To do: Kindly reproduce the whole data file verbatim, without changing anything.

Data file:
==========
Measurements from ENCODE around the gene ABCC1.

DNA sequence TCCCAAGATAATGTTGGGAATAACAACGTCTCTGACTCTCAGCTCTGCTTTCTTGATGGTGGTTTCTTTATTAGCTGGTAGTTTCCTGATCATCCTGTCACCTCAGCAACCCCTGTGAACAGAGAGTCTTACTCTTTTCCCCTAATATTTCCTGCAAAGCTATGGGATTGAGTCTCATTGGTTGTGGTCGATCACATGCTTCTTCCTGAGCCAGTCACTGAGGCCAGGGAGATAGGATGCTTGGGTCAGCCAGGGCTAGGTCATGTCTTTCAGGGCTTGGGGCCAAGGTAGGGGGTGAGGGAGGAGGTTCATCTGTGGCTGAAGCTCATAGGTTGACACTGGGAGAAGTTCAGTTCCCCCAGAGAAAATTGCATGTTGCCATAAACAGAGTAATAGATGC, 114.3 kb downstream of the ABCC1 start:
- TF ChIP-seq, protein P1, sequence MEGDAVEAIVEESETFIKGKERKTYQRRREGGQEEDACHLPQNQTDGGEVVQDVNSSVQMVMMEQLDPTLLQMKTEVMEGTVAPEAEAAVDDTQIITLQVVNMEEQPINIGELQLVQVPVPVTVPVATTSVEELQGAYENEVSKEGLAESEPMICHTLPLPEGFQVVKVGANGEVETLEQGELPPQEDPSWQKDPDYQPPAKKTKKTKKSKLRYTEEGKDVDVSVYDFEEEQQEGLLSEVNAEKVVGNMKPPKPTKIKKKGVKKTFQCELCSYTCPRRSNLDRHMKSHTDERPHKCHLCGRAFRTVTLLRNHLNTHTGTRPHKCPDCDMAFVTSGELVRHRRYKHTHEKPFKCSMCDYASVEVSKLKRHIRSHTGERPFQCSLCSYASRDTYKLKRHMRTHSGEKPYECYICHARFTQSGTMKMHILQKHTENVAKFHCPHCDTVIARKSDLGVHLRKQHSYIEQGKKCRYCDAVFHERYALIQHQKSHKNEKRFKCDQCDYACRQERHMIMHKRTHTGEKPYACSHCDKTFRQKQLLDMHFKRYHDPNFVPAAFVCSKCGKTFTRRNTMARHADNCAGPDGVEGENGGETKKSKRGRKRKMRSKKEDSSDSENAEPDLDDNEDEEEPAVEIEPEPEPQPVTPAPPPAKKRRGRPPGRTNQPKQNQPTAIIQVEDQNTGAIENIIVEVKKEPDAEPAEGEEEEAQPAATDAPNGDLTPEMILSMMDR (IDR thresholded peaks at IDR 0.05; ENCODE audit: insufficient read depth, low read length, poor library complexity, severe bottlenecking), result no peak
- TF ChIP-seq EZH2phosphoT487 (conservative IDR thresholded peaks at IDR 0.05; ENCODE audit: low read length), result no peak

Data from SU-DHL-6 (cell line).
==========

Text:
Measurements from ENCODE around the gene ABCC1.

DNA sequence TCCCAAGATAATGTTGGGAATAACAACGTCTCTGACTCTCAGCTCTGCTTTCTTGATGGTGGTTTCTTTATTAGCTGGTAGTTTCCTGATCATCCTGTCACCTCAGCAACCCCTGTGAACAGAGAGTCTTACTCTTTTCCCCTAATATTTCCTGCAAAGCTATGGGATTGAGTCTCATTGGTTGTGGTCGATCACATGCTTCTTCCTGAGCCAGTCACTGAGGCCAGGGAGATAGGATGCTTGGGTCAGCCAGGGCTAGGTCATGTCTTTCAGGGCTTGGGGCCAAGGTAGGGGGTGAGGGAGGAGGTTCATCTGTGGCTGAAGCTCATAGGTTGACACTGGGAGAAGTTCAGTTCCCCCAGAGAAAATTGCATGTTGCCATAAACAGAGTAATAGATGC, 114.3 kb downstream of the ABCC1 start:
- TF ChIP-seq, protein P1, sequence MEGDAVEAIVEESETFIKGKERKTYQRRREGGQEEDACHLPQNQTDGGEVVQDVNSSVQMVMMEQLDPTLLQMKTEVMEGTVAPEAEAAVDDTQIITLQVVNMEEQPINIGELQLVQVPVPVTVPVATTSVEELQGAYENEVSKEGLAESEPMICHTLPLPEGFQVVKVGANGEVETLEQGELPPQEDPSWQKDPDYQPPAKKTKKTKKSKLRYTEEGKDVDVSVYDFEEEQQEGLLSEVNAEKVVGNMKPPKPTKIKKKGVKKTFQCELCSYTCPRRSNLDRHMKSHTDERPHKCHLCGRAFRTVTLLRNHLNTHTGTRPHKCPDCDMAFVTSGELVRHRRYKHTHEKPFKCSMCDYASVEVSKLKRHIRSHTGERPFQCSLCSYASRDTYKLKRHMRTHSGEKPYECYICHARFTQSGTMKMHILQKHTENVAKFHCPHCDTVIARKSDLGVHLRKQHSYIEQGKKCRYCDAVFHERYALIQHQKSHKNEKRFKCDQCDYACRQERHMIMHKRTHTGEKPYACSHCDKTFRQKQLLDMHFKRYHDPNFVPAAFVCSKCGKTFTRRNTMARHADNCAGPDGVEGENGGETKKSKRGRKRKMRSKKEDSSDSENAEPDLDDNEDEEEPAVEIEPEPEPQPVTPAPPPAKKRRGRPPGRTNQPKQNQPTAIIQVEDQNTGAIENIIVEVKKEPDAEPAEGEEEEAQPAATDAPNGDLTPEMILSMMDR (IDR thresholded peaks at IDR 0.05; ENCODE audit: insufficient read depth, low read length, poor library complexity, severe bottlenecking), result no peak
- TF ChIP-seq EZH2phosphoT487 (conservative IDR thresholded peaks at IDR 0.05; ENCODE audit: low read length), result no peak

Data from SU-DHL-6 (cell line).